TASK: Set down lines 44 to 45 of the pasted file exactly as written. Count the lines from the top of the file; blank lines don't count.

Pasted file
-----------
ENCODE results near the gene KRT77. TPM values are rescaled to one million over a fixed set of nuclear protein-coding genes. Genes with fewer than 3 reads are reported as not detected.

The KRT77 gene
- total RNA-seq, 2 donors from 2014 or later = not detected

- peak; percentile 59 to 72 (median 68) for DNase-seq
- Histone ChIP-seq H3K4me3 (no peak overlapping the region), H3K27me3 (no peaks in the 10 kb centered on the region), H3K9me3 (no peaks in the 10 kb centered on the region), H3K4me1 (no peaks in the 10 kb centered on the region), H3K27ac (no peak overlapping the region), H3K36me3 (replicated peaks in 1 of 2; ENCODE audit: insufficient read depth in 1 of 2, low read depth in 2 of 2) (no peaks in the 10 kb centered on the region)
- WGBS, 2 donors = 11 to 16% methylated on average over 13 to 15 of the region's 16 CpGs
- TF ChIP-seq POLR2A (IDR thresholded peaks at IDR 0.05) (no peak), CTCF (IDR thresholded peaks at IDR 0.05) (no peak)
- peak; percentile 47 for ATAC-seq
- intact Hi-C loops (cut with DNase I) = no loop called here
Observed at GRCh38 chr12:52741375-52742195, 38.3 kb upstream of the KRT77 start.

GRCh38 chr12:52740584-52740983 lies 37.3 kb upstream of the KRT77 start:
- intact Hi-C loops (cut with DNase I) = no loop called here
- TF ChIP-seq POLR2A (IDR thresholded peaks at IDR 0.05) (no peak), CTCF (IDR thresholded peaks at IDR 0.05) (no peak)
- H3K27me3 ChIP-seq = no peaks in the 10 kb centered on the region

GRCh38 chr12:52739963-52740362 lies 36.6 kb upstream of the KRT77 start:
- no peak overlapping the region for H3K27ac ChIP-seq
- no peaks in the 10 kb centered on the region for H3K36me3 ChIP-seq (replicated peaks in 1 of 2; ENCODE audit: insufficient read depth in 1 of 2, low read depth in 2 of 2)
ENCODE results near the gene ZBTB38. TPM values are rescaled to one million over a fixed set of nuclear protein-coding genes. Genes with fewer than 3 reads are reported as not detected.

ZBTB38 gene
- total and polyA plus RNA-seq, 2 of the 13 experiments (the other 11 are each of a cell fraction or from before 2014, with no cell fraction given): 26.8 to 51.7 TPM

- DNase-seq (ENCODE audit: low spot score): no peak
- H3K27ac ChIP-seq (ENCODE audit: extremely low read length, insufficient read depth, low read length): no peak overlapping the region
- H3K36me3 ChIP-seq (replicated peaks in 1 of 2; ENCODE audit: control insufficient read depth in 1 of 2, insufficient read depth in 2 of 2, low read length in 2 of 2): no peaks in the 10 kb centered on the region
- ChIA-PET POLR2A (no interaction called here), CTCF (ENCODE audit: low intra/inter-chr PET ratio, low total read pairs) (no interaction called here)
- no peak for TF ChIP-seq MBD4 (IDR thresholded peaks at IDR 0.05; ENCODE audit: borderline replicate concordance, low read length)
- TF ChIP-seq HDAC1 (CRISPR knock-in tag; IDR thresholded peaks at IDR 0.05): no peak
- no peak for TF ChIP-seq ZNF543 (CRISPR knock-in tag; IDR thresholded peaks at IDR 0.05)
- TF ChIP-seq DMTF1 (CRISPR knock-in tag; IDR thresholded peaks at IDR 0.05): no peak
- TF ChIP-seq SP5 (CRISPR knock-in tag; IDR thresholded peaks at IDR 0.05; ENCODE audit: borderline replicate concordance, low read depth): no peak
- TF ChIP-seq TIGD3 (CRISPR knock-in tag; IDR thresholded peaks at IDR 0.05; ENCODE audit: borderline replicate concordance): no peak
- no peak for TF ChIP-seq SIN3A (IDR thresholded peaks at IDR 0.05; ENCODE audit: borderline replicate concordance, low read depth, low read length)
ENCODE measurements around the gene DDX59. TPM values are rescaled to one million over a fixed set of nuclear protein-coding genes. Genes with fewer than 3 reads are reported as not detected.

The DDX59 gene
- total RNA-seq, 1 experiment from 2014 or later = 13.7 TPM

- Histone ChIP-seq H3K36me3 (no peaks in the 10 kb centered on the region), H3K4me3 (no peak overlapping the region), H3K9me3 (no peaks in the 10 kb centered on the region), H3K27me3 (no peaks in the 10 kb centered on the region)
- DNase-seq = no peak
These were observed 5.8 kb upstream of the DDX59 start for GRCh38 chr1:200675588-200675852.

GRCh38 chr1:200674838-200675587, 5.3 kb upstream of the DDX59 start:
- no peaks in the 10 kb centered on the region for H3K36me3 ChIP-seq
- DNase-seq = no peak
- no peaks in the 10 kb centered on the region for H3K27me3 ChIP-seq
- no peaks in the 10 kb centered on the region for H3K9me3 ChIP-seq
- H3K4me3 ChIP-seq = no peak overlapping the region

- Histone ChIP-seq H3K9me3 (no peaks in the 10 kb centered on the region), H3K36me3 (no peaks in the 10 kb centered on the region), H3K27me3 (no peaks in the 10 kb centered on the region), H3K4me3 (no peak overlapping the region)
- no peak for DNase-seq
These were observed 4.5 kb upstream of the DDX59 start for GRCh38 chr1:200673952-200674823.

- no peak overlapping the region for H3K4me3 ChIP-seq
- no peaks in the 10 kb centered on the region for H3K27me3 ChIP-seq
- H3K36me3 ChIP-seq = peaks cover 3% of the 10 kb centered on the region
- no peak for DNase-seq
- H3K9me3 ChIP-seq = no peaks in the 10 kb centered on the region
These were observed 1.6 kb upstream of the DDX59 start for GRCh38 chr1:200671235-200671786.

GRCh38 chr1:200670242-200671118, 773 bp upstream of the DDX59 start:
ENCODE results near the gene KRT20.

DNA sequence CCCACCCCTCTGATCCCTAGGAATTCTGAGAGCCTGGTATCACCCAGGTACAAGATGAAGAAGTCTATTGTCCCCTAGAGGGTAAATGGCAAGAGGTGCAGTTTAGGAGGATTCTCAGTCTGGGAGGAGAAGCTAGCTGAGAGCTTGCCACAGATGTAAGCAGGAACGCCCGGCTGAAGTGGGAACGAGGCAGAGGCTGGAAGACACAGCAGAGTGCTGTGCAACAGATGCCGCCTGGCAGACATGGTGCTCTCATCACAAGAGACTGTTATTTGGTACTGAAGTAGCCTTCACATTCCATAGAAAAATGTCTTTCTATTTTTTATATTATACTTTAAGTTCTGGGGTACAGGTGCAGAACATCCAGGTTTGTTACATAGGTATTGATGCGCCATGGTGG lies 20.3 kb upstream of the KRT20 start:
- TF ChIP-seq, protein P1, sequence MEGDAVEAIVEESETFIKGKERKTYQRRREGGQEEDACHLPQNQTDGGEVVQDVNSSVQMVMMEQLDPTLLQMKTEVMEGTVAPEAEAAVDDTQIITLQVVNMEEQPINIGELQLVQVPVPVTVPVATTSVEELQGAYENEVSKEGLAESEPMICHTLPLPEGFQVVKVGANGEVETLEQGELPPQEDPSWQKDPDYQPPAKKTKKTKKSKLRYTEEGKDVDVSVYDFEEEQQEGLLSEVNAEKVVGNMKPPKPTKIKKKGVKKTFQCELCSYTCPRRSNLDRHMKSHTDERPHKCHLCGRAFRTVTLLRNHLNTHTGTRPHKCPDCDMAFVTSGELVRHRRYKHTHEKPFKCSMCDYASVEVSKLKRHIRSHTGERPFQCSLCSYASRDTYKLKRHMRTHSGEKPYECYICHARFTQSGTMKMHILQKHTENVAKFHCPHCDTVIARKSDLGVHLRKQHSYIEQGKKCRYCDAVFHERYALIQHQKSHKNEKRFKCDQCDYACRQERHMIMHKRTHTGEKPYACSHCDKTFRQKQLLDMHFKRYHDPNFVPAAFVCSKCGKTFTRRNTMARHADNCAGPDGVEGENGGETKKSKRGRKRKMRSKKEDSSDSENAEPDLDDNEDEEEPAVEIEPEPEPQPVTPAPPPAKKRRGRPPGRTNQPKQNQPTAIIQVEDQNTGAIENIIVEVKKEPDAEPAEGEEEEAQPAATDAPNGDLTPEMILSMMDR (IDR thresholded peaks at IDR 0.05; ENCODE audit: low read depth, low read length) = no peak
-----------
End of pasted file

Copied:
- Histone ChIP-seq H3K9me3 (no peaks in the 10 kb centered on the region), H3K36me3 (no peaks in the 10 kb centered on the region), H3K27me3 (no peaks in the 10 kb centered on the region), H3K4me3 (no peak overlapping the region)
- no peak for DNase-seq